- Contact Us At: https://support.google.com/youtube/?hl=en-us&tab=pending_help#topic=256702
- Give us detailed info about the problem (leave the form blank). Google will see the question and videos on your account, find out what videos are violating your policies, and follow up with you.
how to delete someone’s channel off of youtube pt2
I wanted to know. So I did it in a way that couldn’t possibly be right.
Last week, I got an email from Google stating my YouTube account was going to be deleted because of “multiple violations” of the service’s Terms of Service and Community Guidelines. I appealed the decision, but after five days (which is how long you get once you’re notified), there was no change in Google’s response: My channel would still be erased from existence on March 7—one month from when the original message arrived in my inbox.
So I decided to see if I could actually delete my personal YouTube channel, despite not technically owning one. Because if there are loopholes for non-advertisers to exploit the platform and get their accounts removed, it seems worth noting. What follows are the two steps I took to create, delete and then retrieve my non-existent account.
STEP 1: CREATE AN ACCOUNT IN THE FIRST PLACE
My first order of business was to actually create a YouTube account—something I’d never done before. The process is simple enough: You just need an email address, a password, your name (sorta) and an agree/disagree button for Google’s terms of service. No big deal there.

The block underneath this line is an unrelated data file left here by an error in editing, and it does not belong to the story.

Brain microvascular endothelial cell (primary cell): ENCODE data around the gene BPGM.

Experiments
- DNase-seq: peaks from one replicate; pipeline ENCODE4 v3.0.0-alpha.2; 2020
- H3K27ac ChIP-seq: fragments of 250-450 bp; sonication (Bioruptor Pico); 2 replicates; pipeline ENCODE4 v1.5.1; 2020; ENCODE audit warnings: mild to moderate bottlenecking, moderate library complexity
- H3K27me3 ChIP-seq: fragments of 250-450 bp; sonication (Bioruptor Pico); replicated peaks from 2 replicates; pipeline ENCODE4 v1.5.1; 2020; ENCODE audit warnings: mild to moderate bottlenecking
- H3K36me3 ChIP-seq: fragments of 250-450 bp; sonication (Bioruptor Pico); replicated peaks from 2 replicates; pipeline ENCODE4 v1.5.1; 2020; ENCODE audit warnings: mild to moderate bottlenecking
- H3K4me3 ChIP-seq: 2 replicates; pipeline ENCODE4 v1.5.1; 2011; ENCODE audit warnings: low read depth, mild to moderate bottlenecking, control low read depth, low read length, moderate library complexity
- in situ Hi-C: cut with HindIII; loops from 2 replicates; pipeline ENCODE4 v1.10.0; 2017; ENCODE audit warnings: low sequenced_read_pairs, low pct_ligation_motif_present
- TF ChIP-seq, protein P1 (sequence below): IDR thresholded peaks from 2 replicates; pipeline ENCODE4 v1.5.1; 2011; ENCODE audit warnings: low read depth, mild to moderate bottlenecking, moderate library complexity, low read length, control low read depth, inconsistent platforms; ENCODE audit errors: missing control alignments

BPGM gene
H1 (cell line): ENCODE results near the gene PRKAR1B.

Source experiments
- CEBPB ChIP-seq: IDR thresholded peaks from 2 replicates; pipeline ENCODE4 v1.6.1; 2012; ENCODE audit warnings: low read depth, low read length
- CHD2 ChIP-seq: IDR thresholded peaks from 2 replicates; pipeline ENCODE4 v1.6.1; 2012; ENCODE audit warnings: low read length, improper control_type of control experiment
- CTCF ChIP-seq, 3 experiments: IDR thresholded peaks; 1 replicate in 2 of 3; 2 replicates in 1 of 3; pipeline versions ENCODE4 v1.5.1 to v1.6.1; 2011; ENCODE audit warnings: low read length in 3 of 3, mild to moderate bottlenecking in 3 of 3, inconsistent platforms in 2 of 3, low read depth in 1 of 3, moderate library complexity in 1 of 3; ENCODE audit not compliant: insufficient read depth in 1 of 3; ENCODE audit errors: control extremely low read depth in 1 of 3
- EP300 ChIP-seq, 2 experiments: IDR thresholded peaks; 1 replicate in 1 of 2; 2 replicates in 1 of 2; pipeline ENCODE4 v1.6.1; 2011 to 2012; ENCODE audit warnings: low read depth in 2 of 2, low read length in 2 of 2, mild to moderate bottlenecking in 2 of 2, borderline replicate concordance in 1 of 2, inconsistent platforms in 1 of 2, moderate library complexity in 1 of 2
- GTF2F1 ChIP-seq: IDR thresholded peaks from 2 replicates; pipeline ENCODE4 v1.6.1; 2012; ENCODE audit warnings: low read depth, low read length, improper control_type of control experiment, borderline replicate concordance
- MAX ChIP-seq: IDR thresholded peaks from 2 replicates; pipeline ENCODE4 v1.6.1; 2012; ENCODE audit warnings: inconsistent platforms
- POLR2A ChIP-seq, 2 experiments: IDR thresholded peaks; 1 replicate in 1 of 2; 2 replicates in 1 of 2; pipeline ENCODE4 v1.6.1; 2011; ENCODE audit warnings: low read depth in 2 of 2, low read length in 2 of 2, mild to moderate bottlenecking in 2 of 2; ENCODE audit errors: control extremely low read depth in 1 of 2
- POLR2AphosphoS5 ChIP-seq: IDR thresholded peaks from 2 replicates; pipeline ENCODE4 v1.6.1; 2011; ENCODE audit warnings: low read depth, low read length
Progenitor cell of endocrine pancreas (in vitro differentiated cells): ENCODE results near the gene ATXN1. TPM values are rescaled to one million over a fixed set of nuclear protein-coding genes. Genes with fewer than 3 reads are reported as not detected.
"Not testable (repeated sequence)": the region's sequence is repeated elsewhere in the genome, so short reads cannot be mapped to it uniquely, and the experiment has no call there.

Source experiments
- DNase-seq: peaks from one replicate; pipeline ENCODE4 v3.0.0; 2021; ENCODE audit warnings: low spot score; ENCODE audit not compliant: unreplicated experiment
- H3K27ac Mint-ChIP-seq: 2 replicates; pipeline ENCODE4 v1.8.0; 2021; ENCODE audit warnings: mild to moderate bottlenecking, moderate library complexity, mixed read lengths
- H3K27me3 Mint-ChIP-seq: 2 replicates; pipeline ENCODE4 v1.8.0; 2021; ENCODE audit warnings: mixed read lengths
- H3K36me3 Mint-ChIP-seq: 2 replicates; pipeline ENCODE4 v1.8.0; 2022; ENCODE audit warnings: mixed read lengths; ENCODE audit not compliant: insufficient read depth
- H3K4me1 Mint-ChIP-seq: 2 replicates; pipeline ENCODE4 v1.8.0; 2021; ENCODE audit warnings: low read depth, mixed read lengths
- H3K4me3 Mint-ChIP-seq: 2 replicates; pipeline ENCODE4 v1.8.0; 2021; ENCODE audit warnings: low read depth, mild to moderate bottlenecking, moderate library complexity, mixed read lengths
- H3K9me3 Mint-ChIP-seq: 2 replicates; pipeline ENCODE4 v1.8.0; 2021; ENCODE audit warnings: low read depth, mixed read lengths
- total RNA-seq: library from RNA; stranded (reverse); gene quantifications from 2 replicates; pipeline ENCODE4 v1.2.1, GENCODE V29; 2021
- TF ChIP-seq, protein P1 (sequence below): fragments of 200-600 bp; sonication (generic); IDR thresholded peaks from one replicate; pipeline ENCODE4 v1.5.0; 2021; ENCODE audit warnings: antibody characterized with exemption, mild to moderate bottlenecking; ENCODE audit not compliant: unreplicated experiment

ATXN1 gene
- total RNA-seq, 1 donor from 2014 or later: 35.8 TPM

That said, I did cheat a bit here by using the Gmail login credentials from my personal channel, which allowed me to bypass any CAPTCHAs (which you have to retype if you’re not a “real” YouTube user).
STEP 2: REQUEST YOUR ACCOUNT TO BE DELETED, AND KEEP THE ORIGINAL EMAIL.
At this point, I thought that was it. I had created a non-existent account and could just sit back and wait for the Google bots to eliminate my freebie from existence. But then something very strange happened: I started receiving emails on accounts that did not exist while simultaneously receiving angry messages from users wondering why their requests to unsubscribe weren’t going through.